Best BIM Bad BIM: Angelo Ciribini

Credit: University of Brescia
Credit: University of Brescia

Answered from either a personal or industry-viewpoint perspective, Best BIM Bad BIM sees a member of the #GlobalBIMCrew divulge their best and worst BIM experiences and what they have learned from both.

Sharing his opinions today is Professor of Construction Management at the University of Brescia, Italy, Angelo Ciribini. Angelo is also a BIM Researcher and Chairman of ISTeA, the Italian Society of Science, Technology Engineering of Architecture.

What does Angelo think the BIM industry doing Best at the moment?

The construction industry remains quite conservative, in spite of official statements. The ways for recovering the productivity gap do not always belong to the manufacturing paradigm of the fourth industrial revolution, but the connection strand is unavoidable.

The BIM industry is steadily leaving from the world of licenses (Products and Packages) to land in digital ecosystems, where SaaS will take into account any customized and special needs, which I think is what industry is doing Best at the moment.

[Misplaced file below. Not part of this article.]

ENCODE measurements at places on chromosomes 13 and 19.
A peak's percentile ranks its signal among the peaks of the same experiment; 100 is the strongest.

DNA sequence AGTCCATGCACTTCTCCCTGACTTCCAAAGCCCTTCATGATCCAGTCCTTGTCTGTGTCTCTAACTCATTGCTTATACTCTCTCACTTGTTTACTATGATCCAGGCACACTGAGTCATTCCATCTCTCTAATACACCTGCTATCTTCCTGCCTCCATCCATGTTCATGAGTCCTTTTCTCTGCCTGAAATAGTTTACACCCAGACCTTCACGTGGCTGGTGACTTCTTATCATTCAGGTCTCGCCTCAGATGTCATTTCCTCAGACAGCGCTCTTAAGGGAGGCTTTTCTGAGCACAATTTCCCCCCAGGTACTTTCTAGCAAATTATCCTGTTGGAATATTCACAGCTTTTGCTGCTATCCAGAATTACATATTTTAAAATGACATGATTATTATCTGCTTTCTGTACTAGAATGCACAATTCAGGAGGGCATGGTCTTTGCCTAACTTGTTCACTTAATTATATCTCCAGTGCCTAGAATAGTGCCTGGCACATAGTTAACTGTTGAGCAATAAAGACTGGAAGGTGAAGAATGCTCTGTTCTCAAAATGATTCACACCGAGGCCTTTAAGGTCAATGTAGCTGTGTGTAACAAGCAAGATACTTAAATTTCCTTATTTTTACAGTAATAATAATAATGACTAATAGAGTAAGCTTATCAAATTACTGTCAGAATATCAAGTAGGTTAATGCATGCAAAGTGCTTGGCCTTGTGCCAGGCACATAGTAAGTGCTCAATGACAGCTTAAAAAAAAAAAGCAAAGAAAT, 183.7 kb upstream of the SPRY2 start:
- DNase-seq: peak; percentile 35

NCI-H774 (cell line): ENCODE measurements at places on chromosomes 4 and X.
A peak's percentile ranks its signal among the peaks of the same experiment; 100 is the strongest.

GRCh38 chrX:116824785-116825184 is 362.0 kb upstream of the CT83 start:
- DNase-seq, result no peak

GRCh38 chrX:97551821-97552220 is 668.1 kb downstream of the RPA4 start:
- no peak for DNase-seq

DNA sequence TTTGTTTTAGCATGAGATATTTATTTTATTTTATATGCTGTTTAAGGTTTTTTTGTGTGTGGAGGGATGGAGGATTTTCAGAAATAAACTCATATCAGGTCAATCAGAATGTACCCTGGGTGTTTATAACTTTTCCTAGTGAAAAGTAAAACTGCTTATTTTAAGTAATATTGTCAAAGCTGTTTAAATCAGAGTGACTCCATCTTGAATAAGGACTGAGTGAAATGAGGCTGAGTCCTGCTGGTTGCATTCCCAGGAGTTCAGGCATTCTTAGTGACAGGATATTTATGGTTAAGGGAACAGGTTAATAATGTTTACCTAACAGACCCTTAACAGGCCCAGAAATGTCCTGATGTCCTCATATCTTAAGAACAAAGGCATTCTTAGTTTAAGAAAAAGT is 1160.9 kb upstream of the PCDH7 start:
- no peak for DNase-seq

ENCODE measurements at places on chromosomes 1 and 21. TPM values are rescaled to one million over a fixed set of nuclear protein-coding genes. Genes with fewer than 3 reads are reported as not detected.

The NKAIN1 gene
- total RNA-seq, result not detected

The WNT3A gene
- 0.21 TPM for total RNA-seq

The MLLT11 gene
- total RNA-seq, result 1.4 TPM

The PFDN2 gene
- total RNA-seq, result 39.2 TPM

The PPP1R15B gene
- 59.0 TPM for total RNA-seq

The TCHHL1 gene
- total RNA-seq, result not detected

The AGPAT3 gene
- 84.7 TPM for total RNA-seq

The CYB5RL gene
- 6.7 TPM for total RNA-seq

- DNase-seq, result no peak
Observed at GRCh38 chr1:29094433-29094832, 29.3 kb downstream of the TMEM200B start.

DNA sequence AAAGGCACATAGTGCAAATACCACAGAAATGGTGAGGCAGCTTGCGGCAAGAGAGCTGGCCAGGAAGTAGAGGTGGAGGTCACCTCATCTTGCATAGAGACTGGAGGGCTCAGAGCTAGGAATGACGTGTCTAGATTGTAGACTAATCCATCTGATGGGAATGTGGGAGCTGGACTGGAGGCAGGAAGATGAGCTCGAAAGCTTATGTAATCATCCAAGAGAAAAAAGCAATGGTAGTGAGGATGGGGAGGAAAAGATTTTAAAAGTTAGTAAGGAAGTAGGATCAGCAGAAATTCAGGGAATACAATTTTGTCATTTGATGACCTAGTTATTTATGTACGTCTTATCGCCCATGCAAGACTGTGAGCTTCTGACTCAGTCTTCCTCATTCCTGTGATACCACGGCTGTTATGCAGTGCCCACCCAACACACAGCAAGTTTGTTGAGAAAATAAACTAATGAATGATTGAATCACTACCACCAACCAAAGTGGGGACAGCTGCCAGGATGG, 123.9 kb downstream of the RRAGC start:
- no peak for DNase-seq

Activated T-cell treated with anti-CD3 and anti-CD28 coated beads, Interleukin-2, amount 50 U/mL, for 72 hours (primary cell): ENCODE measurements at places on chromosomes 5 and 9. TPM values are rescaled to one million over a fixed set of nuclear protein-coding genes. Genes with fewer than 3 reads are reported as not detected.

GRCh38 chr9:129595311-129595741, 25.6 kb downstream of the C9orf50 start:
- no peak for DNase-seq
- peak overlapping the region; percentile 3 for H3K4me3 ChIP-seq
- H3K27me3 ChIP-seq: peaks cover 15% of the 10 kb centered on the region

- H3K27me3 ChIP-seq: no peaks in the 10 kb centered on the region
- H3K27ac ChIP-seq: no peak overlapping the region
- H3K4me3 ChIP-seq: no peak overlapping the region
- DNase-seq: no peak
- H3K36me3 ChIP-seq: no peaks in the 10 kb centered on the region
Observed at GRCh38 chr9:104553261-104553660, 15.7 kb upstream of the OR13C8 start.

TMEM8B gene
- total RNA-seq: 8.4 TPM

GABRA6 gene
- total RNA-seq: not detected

The shift from just concentrating on the construction industry to thinking of the entire built environment is a positive. The Internet of Things reflects this.

What are Angelo’s Worst BIM Experiences? What does he view as the worst trends in BIM?

My Worst BIM experiences depend on the need to scratch the Design Information Models in order to perform Construction Information Models because of the lack of BIM Execution Plans. The success of the digitization of the industry depends on the capability and willingness of the client organizations to lead and manage the data-driven programmes and projects.

The worst trend in BIM lies with its selfishness; BIM is only the entrance gate to a Digital Built Europe.

What lessons does Angelo think can be learned from both?

The digitization might be defined as the trade off between knowledge and risk. That is the reason why the key drivers for change are more the related to strategic supply chains and the financial sector rather than the government strategies.

For more information on Angelo’s work, and to view his thoughts on a more regular basis, follow him on Twitter – @Ciribini.

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